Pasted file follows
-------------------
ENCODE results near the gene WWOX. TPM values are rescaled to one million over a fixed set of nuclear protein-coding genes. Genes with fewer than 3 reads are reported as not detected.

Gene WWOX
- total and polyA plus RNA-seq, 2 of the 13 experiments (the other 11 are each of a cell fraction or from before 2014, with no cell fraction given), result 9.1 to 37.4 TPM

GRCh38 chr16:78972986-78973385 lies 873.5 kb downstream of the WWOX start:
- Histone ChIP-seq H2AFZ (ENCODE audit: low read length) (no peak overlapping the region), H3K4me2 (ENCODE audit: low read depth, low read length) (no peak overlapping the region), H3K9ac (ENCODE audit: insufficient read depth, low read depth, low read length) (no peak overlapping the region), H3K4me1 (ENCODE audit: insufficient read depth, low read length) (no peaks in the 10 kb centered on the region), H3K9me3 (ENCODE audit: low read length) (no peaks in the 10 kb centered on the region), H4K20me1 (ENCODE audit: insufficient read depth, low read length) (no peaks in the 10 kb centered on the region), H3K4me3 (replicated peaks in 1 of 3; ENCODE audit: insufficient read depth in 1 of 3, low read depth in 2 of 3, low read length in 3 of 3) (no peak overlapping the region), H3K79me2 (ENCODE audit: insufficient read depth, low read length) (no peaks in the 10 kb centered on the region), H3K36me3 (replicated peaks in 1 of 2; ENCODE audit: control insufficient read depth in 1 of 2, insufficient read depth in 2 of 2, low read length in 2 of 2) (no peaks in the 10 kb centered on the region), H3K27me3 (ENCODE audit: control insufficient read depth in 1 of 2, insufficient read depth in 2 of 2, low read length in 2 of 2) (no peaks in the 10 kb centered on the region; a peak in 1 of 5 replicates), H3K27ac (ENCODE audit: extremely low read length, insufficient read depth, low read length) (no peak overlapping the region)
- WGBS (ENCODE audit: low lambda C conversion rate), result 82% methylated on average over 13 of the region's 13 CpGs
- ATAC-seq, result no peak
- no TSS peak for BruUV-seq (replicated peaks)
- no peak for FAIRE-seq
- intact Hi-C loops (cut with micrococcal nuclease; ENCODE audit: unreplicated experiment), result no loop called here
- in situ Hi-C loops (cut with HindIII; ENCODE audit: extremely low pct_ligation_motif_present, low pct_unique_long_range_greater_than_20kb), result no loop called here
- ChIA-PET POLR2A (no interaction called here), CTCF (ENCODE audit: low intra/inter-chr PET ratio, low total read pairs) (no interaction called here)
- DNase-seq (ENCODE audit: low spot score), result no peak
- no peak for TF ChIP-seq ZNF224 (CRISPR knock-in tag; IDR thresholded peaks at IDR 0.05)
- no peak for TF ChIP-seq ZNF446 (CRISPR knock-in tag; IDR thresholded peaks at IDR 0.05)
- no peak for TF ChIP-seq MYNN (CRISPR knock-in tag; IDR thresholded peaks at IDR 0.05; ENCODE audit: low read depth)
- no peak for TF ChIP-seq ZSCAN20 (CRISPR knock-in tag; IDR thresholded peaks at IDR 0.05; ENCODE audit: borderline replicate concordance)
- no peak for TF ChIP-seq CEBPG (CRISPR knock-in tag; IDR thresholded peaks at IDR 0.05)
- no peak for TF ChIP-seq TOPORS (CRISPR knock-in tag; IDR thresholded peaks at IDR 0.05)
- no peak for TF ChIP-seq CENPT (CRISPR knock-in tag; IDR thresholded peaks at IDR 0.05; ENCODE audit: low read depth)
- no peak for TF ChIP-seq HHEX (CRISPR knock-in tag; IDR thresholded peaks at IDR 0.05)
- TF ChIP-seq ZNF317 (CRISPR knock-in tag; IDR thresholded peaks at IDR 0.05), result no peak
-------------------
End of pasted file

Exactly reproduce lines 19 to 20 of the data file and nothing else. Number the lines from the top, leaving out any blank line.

- no peak for TF ChIP-seq TOPORS (CRISPR knock-in tag; IDR thresholded peaks at IDR 0.05)
- no peak for TF ChIP-seq CENPT (CRISPR knock-in tag; IDR thresholded peaks at IDR 0.05; ENCODE audit: low read depth)